Community Foundations, Donor Advised Funds, and Cloud-based Technology – An Insider’s Look At This Winning Trifecta

Just a few months ago, in November 2019, I sat on my front porch and made my donor-advised fund (DAF) grant recommendations via a donor portal within an app on my iPhone while simultaneously sipping a nice glass of wine. I recommended six grants for my 2019 year-end distributions and the entire process required an investment of twenty minutes of my time; and what a wonderful feeling it brought me to know that my local food bank, animal society, homeless shelter, and others will have much-needed, end-of-year support for their missions.

It was 20 years to the month that my wife and I established our DAF at our local community foundation, and I marveled at how technology had evolved over this time period.  Gone are the days of emailed forms, handwritten recommendations, and returns by fax or snail-mail.

As someone who’s made his career as an enterprise technology solutions professional, I know first-hand what it takes for our community foundation to make this both possible and – quite frankly – a truly awesome experience for the customer, be it a DAF holder, financial advisor, grant or scholarship applicant, or as a member of a review committee.

Thinking a bit further, I realized that the evolution of cloud-based software supporting the community foundation space offered even greater impact to foundations and the communities they serve.  Expenses related to hardware, software, maintenance, upgrades, IT support and internal skills transfers for support is now all-encapsulated in a straightforward subscription.

I must believe that, once a cloud-based strategy was employed, the organizational savings for our community foundation have been significant. Staff members previously preoccupied with supporting technology could now place their focus on more important matters – like the overall mission of the organization, and relationships with constituents. They could now focus on their local charities creating impact, fundraising and, most importantly, thoughtful stewardship of the individuals and organizations who have placed their trust in their local community foundations to manage their assets through donor advised funds, planned gifts, bequests and other charitable vehicles.

It’s evident to my wife and I that our community foundation is now allocating the savings realized to creating more and better outreach, awareness, and donor-experience programs.  All of these are not only increasing engagement with current donors, but also creating awareness to an entirely new generation of future donors and volunteers in the community.  In the past, we would receive quarterly fund statements and an occasional letter or email about an event.  Today, our community foundation is producing and delivering quarterly, if not more frequently, supporter events related to relevant topics in our local community. These events bring together like-minded people with a passion to make an impact, by addressing pressing needs such as housing, employment, diversity, and education to name a few.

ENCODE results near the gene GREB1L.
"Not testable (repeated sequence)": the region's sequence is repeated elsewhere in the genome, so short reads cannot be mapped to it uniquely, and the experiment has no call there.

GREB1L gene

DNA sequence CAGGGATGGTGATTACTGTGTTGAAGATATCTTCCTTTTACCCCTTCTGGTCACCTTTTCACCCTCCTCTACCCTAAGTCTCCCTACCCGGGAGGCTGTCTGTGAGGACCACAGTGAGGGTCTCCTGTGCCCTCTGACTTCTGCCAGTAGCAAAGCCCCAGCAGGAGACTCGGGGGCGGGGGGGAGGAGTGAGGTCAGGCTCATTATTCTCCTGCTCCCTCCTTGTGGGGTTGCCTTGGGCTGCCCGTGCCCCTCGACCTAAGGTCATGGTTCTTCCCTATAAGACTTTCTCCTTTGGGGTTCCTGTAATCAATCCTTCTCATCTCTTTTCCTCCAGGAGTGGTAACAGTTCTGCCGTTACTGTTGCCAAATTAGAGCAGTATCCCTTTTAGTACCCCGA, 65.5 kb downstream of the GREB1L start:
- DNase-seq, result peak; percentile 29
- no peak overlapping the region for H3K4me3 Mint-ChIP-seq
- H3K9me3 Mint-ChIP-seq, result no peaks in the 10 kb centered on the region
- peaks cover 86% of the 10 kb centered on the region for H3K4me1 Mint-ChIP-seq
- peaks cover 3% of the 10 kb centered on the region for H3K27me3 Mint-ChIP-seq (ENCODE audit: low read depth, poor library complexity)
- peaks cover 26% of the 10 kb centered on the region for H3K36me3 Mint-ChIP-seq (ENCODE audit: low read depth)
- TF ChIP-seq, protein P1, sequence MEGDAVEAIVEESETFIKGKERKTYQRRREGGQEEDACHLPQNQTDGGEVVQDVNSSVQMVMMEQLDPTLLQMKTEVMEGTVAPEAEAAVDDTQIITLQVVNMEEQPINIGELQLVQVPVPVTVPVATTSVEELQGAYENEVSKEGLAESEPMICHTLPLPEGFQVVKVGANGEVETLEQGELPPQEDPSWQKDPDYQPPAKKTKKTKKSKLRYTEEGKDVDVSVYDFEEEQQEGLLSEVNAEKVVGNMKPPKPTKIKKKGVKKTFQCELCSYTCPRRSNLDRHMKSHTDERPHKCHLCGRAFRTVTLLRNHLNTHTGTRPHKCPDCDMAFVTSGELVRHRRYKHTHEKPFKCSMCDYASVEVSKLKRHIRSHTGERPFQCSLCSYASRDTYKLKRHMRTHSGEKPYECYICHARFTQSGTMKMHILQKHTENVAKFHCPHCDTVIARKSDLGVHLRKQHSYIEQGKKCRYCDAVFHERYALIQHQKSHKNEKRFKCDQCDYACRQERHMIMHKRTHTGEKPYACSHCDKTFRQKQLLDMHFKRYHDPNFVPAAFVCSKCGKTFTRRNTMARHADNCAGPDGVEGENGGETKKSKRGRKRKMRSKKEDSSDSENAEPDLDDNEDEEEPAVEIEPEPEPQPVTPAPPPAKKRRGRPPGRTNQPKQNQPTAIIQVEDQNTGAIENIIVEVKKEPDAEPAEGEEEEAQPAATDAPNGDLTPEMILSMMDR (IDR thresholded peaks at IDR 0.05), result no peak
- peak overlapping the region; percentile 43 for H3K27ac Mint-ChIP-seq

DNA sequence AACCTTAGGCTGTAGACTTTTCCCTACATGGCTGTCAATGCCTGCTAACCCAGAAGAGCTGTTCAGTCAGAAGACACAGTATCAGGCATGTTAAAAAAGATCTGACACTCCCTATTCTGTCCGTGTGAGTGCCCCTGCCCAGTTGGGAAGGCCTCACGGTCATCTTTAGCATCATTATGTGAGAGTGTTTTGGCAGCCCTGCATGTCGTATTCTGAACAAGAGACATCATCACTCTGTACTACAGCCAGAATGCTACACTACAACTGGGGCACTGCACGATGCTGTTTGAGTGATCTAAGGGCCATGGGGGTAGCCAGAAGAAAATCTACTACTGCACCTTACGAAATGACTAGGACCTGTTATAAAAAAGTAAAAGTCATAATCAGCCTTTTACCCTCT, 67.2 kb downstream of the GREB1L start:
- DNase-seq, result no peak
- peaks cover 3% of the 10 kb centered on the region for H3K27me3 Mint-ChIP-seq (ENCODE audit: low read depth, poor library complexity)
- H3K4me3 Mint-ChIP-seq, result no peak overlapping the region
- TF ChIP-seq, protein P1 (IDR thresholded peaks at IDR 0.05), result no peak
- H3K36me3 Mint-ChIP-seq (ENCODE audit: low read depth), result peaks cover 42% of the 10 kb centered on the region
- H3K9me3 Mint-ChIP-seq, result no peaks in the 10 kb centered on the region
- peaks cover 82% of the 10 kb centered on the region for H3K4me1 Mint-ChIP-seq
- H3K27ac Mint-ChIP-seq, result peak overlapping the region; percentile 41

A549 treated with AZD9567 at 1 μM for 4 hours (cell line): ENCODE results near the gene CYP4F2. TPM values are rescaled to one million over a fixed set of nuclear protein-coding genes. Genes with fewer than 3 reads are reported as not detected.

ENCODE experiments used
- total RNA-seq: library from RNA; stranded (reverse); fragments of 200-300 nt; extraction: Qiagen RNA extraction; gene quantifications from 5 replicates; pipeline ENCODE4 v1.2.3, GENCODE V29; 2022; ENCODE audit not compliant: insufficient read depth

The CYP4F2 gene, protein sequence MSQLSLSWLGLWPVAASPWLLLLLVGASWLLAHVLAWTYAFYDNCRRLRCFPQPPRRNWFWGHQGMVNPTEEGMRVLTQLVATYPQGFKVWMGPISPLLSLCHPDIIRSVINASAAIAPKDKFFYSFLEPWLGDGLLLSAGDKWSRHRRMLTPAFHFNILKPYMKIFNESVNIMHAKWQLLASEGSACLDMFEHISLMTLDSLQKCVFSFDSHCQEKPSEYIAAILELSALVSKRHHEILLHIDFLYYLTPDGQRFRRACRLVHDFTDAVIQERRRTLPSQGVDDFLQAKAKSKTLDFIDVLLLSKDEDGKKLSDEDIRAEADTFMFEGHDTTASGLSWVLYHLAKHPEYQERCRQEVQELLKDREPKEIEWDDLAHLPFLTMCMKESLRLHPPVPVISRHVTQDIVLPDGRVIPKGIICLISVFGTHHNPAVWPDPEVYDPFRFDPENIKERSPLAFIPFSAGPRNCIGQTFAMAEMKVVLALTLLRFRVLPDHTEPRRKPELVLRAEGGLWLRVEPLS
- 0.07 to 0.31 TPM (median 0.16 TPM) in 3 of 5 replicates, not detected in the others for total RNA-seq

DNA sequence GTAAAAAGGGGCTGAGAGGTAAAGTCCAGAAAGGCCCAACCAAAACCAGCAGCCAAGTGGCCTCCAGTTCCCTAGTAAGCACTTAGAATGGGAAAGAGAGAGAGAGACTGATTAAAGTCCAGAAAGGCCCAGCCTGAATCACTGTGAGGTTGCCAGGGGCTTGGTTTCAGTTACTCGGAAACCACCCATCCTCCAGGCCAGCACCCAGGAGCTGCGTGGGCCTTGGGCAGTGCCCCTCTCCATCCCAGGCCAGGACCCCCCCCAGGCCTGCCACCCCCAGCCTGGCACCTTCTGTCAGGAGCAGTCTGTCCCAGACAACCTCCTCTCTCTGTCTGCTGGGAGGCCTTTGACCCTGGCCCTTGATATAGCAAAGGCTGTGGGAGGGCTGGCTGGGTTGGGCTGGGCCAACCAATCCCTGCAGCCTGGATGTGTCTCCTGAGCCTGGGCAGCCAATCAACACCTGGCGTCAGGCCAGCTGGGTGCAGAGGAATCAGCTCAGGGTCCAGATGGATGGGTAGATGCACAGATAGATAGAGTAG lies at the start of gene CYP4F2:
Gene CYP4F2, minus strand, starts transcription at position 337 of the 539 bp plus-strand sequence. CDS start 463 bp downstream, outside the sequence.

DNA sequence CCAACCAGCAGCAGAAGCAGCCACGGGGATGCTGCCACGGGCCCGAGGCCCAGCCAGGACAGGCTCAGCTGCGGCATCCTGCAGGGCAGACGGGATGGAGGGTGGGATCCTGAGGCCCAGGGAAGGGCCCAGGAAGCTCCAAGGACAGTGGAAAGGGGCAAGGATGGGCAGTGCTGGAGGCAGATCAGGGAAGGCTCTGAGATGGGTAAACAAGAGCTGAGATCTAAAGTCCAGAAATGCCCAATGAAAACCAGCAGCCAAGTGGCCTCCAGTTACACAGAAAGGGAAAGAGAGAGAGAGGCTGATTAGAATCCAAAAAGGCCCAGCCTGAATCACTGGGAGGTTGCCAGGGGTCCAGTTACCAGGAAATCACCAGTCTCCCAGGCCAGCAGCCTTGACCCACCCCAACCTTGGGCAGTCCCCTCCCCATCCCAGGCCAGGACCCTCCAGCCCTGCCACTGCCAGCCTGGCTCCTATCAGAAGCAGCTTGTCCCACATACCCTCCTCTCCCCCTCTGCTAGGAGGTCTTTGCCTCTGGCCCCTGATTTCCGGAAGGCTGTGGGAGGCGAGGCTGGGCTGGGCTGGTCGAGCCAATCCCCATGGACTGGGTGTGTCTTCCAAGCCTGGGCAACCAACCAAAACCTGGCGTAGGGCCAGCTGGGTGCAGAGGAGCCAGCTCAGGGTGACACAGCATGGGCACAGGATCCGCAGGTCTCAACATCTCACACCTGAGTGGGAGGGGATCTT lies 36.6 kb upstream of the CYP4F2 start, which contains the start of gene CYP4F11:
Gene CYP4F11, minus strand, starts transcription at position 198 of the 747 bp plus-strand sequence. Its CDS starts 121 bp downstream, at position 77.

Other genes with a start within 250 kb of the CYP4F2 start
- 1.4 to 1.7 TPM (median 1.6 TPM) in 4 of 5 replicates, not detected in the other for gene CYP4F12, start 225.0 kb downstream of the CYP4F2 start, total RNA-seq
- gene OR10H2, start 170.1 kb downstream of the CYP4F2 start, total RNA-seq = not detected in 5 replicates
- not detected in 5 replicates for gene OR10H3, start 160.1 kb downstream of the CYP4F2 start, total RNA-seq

In addition to the cost savings being realized through cloud-based solutions by the community foundations that have made the technology transition, additional benefits are quietly being addressed in the background – by the technology providers leading social good.  A steady stream of new product enhancements are being added to cloud solutions for the foundations market on a regular basis.  These features are the product of client input in the fast-growing community foundation, cloud-solution-user community.

A group of like-minded, social-impact organizations have been focused together on creating the absolute best user experience for system users – inside and outside the walls of the community foundations themselves.  Additionally, the supporting technology infrastructures are also being optimized for top-tier performance – for system use, reporting, and donor experience. Gone are the sleepless nights contemplating server and application upgrades and RFPs for the technology-stack enhancements.  All of this is left in the hands of technology professionals serving hundreds of comparable organizations throughout North America and beyond.

Community foundations who have not yet gone through a digital transformation are late to the game. Much of what I’m discussing here is due to the fact that the community foundation that holds our DAF has gone through its digital transformation – but the on-demand availability of their computer system’s resources are only a part of it; the integration of their internal systems is another, often more-important part, and they’ve invested in a vendor partnership that provides this fully-integrated, cloud-based technology.

I’ve now finished my glass of wine; and what began as a 20-minute, early-evening, online exercise in supporting our passions in the community unexpectedly took me on a thought journey over a 20-year period of growth, evolution, and impact of the technology in the foundations sector. A short bout of time on my porch – supported by countless resources in the cloud.